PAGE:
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Food and farming advocate Gary Nabhan presents opening convocation

<od was on everyone’s mind at opening convocation, Monday, September 14. Internationally renowned food and farming activist Gary Paul Nabhan spoke at Carleton’s first convocation of the 2009-2010 academic year. Presenting a speech entitled “Renewing America’s Food Traditions,” Nabhan focused on the importance of place-based food production and consumption.

“What do we want to be made of? What do we want to taste like when we, in our own turn, are eaten?” Nabhan asked a packed Skinner Memorial Chapel. As Nabhan explained, there are often hidden costs to the foods we purchase and consume. “There is oil, water and blood hidden in our foods.”

In this time of dramatic economic and climactic changes, Nabhan said it is necessary to “readapt and re-localize food production to the particulars of place.”

“Over the past two years, humanity has faced the worst global crisis for food security in the last decade,” Nabhan said.

On average, food travels 1,500 miles before it reaches our mouths. According to Nabhan, this system based on fossil fuels is unsustainable and needs to be revolutionized. Nabhan said that there is hope for a future of a “solar-based, carbon neutral foodshed.” Since 2000, there has been a 22% increase in locally purchased food.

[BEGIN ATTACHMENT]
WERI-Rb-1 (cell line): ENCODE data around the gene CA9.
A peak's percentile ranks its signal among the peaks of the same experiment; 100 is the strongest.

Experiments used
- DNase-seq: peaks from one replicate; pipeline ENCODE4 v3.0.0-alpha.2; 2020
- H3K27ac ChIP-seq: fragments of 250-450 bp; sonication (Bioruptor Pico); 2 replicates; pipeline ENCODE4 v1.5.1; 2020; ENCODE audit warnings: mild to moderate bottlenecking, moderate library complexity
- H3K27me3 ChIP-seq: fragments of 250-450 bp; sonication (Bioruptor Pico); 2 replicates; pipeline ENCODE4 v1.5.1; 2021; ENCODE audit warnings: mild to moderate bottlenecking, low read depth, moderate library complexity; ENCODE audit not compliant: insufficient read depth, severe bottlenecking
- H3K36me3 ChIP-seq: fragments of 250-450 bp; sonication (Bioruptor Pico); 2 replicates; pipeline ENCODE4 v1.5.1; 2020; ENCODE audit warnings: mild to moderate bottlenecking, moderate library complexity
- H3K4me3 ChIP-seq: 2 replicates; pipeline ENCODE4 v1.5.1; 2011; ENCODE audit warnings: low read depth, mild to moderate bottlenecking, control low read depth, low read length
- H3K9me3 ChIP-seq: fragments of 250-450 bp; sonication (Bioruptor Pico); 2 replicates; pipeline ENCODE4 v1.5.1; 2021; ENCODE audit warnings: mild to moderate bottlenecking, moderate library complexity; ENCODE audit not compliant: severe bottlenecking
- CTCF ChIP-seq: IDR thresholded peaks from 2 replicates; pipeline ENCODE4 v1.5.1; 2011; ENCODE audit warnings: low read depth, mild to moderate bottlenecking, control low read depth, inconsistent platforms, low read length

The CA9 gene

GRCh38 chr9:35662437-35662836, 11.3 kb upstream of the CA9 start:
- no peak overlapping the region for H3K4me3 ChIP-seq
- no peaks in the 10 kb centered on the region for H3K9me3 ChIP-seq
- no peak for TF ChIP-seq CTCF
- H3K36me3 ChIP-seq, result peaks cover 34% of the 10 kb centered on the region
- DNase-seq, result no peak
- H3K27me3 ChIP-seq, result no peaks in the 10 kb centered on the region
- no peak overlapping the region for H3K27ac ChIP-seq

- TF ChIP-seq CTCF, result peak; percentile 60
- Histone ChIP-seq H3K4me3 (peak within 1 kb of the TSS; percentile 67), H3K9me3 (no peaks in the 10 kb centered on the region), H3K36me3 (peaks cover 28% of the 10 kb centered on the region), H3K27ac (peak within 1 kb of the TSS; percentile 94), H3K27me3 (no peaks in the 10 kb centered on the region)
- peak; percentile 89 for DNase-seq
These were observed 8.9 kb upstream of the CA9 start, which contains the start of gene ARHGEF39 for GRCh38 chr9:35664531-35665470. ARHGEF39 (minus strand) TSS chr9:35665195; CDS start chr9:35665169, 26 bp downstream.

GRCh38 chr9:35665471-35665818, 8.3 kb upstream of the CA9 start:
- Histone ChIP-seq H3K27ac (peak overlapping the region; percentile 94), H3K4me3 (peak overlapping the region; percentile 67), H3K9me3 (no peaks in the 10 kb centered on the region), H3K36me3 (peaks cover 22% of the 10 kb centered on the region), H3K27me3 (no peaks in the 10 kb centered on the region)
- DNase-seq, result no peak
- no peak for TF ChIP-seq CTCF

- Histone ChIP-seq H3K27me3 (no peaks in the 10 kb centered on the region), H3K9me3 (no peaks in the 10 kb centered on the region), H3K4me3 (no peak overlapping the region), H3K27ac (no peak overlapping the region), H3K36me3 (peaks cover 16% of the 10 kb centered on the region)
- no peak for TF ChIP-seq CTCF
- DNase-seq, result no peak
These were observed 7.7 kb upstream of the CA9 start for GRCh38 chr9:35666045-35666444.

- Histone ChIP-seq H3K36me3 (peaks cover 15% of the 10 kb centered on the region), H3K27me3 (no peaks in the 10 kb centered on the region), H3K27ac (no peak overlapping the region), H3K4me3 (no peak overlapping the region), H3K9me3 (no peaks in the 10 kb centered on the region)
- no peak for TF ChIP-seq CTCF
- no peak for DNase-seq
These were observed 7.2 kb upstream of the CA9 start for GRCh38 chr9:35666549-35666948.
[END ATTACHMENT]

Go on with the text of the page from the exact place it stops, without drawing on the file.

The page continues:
Carleton, Nabhan said, is doing its own part in this movement. Bon Appétit, the college’s dining services, has worked in conjuncture with the RAFT Alliance (Renewing America’s Food Traditions), an organization that brings food producers, consumers and chefs together to better understand local foods and food traditions. As Nabhan explained, the goal of RAFT is to use existing institutions and communities to teach better practices of consumption and production. In this way, Nabhan said, local areas can hope to reach “food sovereignty.”

The goal of any consumer should be to “know where your food has come from by the very way it tastes” Nabhan concluded.

Nabhan has written over twenty books and lectured around the world, including such countries as Lebanon, Guatemala, Italy and Oman. He is the recipient of numerous awards and fellowships, such as the MacArthur Genius Fellowship, the Pew Fellowship in Conservation and Environment, and the John Burroughs Medal for Nature Writing.

Nabhan teaches at the Southwest Center of the University of Arizona and founded the Center for Sustainable Environments at Northern Arizona University. Before the convocation, Carleton awarded Nabhan an honorary degree of Doctor of Science. Professor of Anthropology and Chair of Sociology and Anthropology Jay Levi introduced Nabhan and presented the honorary degree.

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